Why de­port im­mi­grants?

Par­tic­u­larly vis­i­ble and force­ful, of­ten strik­ing a sen­si­tive nerve among much of the pub­lic, is their fierce op­po­si­tion to il­le­gal im­mi­gra­tion.

The Pak Banker - - Editorial - Joseph Chamie

vis­i­ble and force­ful, of­ten strik­ing a sen­si­tive nerve among much of the pub­lic, is their fierce op­po­si­tion to il­le­gal im­mi­gra­tion. For ex­am­ple, a year af­ter vot­ing to ban minarets, Swiss vot­ers in Novem­ber ap­proved the ref­er­en­dum backed by the right-wing Swiss Peo­ple's Party for au­to­matic de­por­ta­tion of for­eign-born na­tion­als con­victed ?of crimes. Calls for in­creased de­por­ta­tion of unau­tho­rised mi­grants are re­in­forced by the global eco­nomic re­ces­sion, sever­ity of gov­ern­men­tal aus­ter­ity mea­sures and high lev­els of un­em­ploy­ment. Re­cent elec­toral gains by na­tivist par­ties at the bal­lot box have in­ten­si­fied pres­sure on lead­ers of ev­ery po­lit­i­cal stripe to re­spond to the pres­ence of il­le­gal mi­grants. Ex­ac­er­bat­ing the sit­u­a­tion are con­tin­u­ing high num­bers of peo­ple at­tempt­ing to im­mi­grate il­le­gally. For ex­am­ple, ev­ery month an es­ti­mated 10,000 men and women, most from North Africa and South Asia, cross the Greek- Turk­ish border il­le­gally.

Fu­el­ing calls for in­creased de­por­ta­tions are frus­tra­tions and dis­ap­point­ments with mul­ti­cul­tur­al­ism and as­sim­i­la­tion, con­tribut­ing to anti-im­mi­grant sen­ti­ments. Var­i­ous na­tional lead­ers and party of­fi­cials - most re­cently in Ger­many, the Nether­lands, Swe­den and Switzer­land - have expressed se­ri­ous doubts about the suc­cess of im­mi­grant in­te­gra­tion, es­pe­cially among those who dif­fer re­li­giously and eth­ni­cally from their host com­mu­ni­ties. Re­marks by Ger­man Chan­cel­lor An­gela Merkel, for ex­am­ple, were un­equiv­o­cal with re­gard to im­mi­gra­tion, stat­ing that at­tempts to build a mul­ti­cul­tural so­ci­ety, liv­ing side by side and en­joy­ing one an­other, have ut­terly failed. Some go fur­ther, such as the leader of the Swe­den Democrats, claim­ing that the pop­u­la­tion growth of the Mus­lim im­mi­grants was the great­est for­eign threat to his coun­try since World War II.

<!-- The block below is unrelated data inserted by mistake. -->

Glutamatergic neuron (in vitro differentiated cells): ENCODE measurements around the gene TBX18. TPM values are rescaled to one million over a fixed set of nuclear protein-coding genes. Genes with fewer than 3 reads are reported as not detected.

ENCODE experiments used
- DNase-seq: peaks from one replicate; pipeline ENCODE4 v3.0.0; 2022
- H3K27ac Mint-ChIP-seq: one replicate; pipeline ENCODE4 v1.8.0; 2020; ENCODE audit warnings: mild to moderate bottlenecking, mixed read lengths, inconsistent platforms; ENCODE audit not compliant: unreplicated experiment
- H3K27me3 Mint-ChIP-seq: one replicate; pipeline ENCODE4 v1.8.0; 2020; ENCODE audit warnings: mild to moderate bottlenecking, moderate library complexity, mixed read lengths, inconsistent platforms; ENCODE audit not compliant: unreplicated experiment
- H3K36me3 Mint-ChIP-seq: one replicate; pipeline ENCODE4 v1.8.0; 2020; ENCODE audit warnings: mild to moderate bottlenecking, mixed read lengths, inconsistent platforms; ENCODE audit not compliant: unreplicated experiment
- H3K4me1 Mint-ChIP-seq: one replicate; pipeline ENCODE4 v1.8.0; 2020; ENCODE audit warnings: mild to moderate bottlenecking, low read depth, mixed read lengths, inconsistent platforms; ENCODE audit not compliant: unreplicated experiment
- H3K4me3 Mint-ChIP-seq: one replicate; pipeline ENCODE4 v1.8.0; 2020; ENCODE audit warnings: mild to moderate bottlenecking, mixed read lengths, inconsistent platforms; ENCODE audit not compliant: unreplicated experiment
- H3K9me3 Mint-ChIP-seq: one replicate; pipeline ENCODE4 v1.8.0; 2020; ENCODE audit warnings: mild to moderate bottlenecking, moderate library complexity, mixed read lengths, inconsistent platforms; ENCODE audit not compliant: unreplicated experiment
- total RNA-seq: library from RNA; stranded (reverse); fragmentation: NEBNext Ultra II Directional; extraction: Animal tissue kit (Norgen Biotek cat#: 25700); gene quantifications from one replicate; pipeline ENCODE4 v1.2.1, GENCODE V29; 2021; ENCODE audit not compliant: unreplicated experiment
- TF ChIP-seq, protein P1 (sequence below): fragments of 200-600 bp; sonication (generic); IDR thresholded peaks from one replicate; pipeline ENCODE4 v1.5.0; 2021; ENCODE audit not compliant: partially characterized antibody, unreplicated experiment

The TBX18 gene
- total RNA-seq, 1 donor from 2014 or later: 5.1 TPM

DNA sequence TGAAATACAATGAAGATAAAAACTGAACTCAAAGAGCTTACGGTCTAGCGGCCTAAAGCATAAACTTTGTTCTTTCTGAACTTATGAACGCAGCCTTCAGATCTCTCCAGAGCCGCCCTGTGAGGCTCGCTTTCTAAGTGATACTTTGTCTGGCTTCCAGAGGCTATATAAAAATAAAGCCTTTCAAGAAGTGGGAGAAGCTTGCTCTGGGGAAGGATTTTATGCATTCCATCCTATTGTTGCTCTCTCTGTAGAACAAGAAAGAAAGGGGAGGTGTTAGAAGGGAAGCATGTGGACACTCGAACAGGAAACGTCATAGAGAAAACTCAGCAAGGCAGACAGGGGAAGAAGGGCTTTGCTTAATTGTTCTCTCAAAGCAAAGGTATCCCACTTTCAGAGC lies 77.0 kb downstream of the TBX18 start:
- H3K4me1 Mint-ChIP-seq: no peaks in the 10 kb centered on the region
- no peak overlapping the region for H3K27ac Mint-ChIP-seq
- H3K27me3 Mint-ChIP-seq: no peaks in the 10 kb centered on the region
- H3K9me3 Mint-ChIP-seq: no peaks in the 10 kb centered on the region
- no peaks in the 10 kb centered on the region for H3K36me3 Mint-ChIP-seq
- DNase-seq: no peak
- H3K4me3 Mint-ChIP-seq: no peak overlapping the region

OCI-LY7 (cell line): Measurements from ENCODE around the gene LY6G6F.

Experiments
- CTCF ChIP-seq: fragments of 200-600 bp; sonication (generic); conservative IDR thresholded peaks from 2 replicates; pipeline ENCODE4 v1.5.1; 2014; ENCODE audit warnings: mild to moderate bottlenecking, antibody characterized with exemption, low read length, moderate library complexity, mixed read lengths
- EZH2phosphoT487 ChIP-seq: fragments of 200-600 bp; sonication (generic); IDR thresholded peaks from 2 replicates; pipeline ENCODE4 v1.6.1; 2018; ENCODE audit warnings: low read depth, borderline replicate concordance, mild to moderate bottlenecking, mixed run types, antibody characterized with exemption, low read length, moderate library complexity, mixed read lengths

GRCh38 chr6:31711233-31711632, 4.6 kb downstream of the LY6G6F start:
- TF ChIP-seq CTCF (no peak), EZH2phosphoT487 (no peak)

And no doubt, the height­ened se­cu­rity con­cerns as a re­sult of past ter­ror­ist tragedies and un­cov­ered threats pro­duce ad­di­tional pres­sures to de­port il­le­gal mi­grants, par­tic­u­larly those with sus­pect lean­ings. Al­though many of those in­volved in ter­ror­ist acts were in the coun­try legally, this dis­tinc­tion has not di­min­ished pub­lic de­mands for in­creased de­por­ta­tions. Re­moval of unau­tho­rised mi­grants is of­ten a po­lit­i­cally sen­si­tive mat­ter for gov­ern­ments, es­pe­cially in the in­ter­na­tional con­text. Con­se­quently, some coun­tries, in par­tic­u­lar those that do not al­ways ob­serve due le­gal process and in­ter­na­tion­ally recog­nised pro­to­cols on mi­grant rights, avoid pro­vid­ing timely, ac­cu­rate in­for­ma­tion on mi­grants de­ported or ex­pelled. For in­stance, United Na­tions of­fi­cials es­ti­mate that last year An­gola ex­pelled 160,000 Con­golese, while the Demo­cratic Re­pub­lic of Congo ex­pelled 51,000 An­golans.

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